Chicago | Reuters –– Chicago Mercantile Exchange live cattle futures finished higher on Tuesday, with strength from the U.S. stock market rally that was partly fueled by the rebound in crude oil prices, traders said.
February live cattle closed up 1.6 cents/lb. to 133.025 cents, and April ended 1.175 cents higher at 133.4 (all figures US$).
Investors simultaneously sold deferred months and bought the February contract with the view that it was undervalued in advance of expectations for cash prices later in the week.
Market-ready, or cash, cattle in parts of the U.S. Plains may trade nearly in line with last week given 17,500 fewer animals for sale and the day’s mixed-rather-than-lower beef cutout value.
But some packers might push back against raising cash bids while trying to conserve their slimmer profit margins.
Last week, cash cattle moved at $130-$135/cwt.
Tuesday morning’s wholesale choice beef price, or cutout, jumped 81 cents/cwt from Monday, to $224.60. Select cuts fell $1.17, to $217.77, the U.S. Department of Agriculture said.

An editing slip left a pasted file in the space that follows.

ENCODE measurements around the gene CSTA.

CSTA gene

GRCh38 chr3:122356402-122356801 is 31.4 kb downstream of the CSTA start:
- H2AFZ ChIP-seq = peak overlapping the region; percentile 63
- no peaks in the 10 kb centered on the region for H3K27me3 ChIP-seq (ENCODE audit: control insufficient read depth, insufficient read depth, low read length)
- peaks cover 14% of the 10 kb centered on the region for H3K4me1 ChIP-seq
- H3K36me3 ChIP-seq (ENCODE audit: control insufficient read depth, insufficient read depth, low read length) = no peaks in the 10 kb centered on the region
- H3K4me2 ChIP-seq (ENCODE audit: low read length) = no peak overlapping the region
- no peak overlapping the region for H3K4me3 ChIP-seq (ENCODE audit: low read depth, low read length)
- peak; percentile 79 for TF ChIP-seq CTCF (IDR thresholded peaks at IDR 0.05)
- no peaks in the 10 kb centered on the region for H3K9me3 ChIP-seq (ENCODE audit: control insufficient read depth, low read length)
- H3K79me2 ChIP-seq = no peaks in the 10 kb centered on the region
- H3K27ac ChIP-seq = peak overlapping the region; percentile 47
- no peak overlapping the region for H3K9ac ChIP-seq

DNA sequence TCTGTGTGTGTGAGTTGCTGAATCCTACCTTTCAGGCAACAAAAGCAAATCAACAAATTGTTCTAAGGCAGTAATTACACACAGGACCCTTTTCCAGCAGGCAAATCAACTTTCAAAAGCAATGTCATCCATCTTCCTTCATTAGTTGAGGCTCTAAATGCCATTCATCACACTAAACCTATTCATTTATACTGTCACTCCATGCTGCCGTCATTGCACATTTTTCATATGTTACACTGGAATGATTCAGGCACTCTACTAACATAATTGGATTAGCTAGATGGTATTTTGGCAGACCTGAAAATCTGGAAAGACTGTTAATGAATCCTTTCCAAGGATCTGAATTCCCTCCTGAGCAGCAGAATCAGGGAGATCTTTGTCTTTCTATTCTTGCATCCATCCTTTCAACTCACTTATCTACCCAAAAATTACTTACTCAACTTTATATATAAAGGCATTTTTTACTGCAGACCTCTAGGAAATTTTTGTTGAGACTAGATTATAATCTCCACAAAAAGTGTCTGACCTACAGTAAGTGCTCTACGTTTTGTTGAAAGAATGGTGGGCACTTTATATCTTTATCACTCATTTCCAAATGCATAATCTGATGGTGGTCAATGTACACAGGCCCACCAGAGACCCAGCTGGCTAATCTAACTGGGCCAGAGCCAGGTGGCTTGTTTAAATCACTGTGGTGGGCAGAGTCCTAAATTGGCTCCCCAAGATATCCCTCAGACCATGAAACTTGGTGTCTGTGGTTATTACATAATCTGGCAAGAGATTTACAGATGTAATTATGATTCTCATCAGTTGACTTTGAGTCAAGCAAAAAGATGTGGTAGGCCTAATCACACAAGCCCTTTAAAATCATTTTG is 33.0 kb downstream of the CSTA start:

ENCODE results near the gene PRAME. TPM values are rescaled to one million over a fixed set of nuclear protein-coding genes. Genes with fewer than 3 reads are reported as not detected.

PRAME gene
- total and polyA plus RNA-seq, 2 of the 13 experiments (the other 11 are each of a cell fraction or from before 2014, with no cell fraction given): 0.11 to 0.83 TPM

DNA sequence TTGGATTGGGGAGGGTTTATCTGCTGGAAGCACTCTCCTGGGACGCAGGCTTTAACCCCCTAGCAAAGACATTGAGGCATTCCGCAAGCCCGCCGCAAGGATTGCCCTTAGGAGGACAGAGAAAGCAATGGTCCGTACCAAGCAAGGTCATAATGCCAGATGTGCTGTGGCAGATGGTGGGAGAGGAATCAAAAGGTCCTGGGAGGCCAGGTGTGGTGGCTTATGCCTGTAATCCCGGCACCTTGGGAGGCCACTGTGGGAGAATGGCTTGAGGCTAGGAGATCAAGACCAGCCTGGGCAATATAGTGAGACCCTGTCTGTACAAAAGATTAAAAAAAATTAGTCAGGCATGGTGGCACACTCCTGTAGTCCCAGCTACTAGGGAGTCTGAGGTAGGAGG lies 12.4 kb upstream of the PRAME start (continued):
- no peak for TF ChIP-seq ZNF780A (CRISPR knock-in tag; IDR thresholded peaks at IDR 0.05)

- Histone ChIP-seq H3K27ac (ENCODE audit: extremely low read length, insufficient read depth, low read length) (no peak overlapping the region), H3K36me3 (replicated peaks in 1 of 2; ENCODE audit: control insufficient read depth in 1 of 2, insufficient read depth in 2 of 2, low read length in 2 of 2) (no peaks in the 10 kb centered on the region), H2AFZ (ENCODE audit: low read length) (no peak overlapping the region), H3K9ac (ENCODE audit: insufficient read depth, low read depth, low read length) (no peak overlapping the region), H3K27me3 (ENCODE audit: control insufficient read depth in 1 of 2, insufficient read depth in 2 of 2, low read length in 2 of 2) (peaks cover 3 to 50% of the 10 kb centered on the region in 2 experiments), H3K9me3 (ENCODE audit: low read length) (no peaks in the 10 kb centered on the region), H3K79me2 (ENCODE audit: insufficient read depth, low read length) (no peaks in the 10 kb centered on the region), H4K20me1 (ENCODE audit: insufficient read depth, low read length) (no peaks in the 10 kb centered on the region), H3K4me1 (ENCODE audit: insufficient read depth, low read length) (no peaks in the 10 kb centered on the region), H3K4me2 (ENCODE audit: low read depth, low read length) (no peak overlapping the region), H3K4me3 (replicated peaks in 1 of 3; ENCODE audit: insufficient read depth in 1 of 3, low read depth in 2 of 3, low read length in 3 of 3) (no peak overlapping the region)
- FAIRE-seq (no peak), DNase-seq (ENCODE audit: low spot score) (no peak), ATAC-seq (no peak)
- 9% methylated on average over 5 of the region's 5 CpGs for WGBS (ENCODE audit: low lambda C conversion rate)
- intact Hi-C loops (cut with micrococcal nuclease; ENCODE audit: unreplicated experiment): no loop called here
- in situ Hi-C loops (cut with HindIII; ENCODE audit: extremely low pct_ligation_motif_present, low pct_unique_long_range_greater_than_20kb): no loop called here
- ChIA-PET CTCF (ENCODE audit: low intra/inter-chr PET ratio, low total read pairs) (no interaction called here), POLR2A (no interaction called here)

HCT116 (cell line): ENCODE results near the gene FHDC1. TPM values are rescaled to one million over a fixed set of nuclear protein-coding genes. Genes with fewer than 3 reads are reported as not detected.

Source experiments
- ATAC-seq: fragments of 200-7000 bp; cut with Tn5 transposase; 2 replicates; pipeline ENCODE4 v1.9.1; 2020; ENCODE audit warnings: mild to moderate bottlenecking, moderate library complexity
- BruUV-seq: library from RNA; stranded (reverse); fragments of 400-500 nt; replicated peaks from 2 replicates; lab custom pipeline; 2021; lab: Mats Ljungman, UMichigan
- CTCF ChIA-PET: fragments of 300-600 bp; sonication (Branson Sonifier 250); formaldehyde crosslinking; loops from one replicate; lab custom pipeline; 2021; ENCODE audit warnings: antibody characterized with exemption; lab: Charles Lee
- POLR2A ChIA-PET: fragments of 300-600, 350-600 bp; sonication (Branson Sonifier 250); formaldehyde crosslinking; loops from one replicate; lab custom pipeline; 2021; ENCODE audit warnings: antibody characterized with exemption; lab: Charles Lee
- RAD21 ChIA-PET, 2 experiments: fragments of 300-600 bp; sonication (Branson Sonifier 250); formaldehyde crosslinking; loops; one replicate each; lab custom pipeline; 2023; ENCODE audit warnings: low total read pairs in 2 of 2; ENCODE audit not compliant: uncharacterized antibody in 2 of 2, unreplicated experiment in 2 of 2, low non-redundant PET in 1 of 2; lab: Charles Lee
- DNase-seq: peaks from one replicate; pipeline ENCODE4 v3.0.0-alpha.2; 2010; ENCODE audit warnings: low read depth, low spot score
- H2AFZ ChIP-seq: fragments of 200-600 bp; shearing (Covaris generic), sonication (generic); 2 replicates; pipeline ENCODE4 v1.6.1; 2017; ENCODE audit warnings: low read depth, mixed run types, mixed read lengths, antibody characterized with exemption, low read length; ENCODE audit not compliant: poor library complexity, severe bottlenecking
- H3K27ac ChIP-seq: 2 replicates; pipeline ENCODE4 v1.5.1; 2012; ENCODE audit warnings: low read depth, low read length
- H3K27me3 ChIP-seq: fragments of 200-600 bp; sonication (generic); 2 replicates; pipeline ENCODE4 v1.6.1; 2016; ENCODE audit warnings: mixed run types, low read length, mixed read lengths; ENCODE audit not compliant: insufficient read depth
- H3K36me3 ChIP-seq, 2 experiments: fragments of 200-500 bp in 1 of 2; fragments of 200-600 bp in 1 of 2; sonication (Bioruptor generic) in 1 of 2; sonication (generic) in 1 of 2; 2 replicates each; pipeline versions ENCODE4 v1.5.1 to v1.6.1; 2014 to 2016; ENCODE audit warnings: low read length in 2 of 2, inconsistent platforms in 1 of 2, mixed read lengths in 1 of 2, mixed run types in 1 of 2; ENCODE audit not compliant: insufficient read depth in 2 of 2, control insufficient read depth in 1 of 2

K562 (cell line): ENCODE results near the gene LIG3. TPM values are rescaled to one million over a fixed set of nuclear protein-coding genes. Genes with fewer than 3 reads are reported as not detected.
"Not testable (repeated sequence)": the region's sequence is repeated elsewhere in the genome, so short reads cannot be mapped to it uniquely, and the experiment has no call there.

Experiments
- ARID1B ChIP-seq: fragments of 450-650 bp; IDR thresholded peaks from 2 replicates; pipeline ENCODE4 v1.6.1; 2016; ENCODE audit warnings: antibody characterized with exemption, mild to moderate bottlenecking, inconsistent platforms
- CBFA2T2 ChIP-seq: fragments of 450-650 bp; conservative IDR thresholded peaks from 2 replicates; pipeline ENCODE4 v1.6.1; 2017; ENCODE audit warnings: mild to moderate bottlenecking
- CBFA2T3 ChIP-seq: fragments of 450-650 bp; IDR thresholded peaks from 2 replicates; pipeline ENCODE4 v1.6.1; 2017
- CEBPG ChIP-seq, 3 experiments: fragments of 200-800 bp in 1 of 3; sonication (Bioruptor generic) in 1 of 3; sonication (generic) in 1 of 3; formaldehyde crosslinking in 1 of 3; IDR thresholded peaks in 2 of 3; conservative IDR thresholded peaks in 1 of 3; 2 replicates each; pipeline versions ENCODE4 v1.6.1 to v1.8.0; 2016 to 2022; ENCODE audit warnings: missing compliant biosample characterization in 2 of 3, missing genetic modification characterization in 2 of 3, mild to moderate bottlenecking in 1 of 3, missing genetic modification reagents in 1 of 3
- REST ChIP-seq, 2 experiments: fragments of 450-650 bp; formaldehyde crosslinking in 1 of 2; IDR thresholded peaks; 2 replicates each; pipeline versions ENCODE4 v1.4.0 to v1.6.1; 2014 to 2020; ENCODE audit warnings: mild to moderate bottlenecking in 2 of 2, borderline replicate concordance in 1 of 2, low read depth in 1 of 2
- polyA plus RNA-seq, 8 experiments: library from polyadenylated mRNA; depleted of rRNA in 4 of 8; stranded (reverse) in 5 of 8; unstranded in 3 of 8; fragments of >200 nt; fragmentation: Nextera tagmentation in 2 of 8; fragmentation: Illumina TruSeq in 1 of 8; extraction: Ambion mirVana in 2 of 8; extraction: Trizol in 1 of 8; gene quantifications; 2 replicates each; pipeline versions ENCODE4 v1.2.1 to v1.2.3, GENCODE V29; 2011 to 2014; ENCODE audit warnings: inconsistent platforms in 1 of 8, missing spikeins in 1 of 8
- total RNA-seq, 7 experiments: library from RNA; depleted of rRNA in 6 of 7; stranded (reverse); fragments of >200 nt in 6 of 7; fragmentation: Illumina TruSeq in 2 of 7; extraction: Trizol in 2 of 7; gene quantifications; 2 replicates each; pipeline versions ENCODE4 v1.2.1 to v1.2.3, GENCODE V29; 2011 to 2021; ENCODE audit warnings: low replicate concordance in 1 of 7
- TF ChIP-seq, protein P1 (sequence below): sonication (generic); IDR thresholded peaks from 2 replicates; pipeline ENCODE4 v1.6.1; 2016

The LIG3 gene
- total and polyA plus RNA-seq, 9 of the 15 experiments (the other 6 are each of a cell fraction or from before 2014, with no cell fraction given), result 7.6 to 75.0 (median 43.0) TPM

The average beef packer margin for Tuesday was $19.85 per head, down from $69.30 for Monday, as calculated by HedgersEdge.com.
Strong cash feeder cattle prices and CME live cattle market buying lifted the exchange’s feeder cattle contracts. January , which will expire on Thursday, closed up 0.875 cent/lb. to 161.1.
Higher hog market settlement
Firm cash and wholesale pork values lifted CME lean hogs, traders said.
Spot February finished 0.8 cent/lb. higher at 64.325 cents, and April ended up 0.825 cent to 69.6 cents.
Cash hogs in the Midwest Tuesday morning sold steady to up 50 cents/lb., with packers buying for the balance of this week amid a seasonal slowdown in overall supplies, regional dealers said.
“A few packers are working with a bit higher inventory, but others are not flush with pigs,” an Iowa dealer said.
The morning wholesale pork price on Tuesday climbed $1.18/cwt from Monday, to $76.76, helped by more than $3 higher values for ribs and picnic shoulders, USDA said.
Some retailers may be buying pork ahead of expectations of fewer hogs this spring, based on the government’s most recent quarterly hog report, a trader said.
— Theopolis Waters reports on livestock markets for Reuters from Chicago.